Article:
Cisco’s John Chambers’ Recession Tips For CIOs

by drjim on August 10, 2009

John Chambers Knows How To Survive A Recession

John Chambers Knows How To Survive A Recession

It can be a long and lonely journey through a recession for anyone, including CIOs. The company’s very survival may be at stake, the CIO’s job may be at risk, and of course there is that big unanswered question about what needs to be done to prepare for life AFTER the recession is over. Maybe Cisco’s John Chambers can offer us some insights…

Who Is John Chambers?

Michael Malone over at the Wall Street Journal had a chance to sit down with John Chambers and ask him for some guidance  for how CIOs can make it through these troubling times.

Just in case you don’t know who John Chambers is, he’s the CEO of the computer networking giant Cisco. Roughly 3/4 of all Internet traffic is estimated to run over Cisco gear and if you own a LinkSys router in your home or use one of those little Flip digital cameras then you are a Cisco customer.

John Chambers was at the helm of Cisco when the tech world really took a dive back in 2001. When he talks about what CIOs need to do to survive the current downturn, he knows what he’s talking about…

Chamber’s Suggestions For Surviving A Recession

John Chambers has a playbook that contains four key elements for how to survive a downturn. The playbook has been created based on years of experience in the tech industry and having had a chance to watch once great companies fall by the wayside. Here are Chambers’ key points:

  • Be Realistic: All too often CIOs like to pretend that the challenges that they are facing are all caused by the current economic situation. In reality, it’s more often a combination of what’s going on in the market as well as challenges that they are creating internally. Being able to realize that these are two separate groups is the first step in coming up with a plan to deal with them.
  • Assess Your Situation: When  a CIO discovers that a recession is starting to happen, he/she needs to ask themselves how long they think that this is going to last (they always end eventually!) and how deep it’s going to be. The answer all too often turns out to be that it’s going to last longer than you anticipate and be more severe. Knowing this you can create plans that will see you though the entire downturn, not just some made up short period of time.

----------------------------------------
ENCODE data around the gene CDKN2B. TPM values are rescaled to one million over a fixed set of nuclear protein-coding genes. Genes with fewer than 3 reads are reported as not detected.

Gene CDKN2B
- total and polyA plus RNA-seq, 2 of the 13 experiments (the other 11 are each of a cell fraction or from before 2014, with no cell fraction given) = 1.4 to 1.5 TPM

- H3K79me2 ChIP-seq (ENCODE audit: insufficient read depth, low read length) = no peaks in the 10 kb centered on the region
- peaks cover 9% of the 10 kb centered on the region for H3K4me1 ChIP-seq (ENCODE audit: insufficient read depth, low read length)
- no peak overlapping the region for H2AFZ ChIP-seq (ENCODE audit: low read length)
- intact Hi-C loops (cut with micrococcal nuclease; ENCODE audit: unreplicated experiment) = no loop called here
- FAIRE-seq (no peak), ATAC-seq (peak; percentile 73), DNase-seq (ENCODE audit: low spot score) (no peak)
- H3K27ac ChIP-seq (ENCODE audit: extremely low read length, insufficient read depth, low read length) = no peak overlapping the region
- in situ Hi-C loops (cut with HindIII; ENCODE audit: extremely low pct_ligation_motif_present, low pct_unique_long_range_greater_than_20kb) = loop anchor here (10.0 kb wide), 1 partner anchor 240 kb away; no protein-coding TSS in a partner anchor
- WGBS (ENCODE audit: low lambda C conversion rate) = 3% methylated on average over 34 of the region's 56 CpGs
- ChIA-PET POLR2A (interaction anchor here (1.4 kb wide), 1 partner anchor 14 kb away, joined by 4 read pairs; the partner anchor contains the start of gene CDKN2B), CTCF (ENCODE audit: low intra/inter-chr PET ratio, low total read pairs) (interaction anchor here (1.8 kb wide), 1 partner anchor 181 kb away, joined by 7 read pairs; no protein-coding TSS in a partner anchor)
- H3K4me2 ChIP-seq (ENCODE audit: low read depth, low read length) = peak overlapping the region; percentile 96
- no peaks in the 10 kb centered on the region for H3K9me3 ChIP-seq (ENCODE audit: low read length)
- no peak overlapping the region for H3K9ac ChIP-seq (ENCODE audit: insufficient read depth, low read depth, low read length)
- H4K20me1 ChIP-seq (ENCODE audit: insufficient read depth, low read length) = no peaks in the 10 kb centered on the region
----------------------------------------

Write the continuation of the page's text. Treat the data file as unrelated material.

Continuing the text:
• Get Ready For The Upturn: This is the part that so many CIOs miss – all recessions eventually end. Although the ability to do a good job of cutting costs will help see the company through the recession, it’s the ability to position the IT department to help the company burst into the lead once the recession is over that will prove a CIO’s true value.
  • Get Closer To Your Customers: You would think that this would have always been on Cisco’s list, but Chambers admits that it was added only after the 2001 recession. The closer that you are to your customers, the sooner you will realize when a recession is starting because you’ll see the pain that they are starting to feel. This helps you to react quicker and better.

Final Thoughts

In an era in which firms seem to go through CEOs like copier paper and in a region of the county, Silicon Valley, in which there are very few survivors, John Chambers has not only survived, but he has done a great job of thriving. His experiences with multiple recessions provide a great lesson for all current and future CIOs who want to help their companies to grow quicker, move faster, and do more.

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What We’ll Be Talking About Next Time

The very first baby boomer was born on January 1st, 1946. Soon after that a LOT more baby boomers were born. This generation of workers is just now reachingretirement age en-mass. With the possibility of having a large group of experienced workers leave the workforce all at once, should CIOs be worried?

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{ 3 comments… read them below or add one }

David Deans August 10, 2009 at 11:13 am

One more tip to consider, that Cisco has applied itself, appoint a CIO that focuses on the applications of IT that positively impacts business operations and creates competitive advantage. Meaning, IT is a means to an end objective.

Moreover, most CIOs will thrive (post-recession) when they open their mind to the benefits of selective out-tasking, and managed cloud services. The 21st Century CIO will embrace a hybrid services model that includes both internal and external computing and networking resources.

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Dr. Jim Anderson August 17, 2009 at 2:28 pm

David: good points. What you suggest is actually very hard to do because it goes against the grain of all of those CIOs who think that every firm already has the internal resources that it needs to solve all of its problems. Realizing that outside help is needed is the first step to creating a new IT solution…

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David Deans August 17, 2009 at 3:52 pm

Granted, few early adopters will likely transition to the 21st Century CIO persona immediately — perhaps that’s exactly why there’s a current window of opportunity to attain a meaningful competitive advantage.

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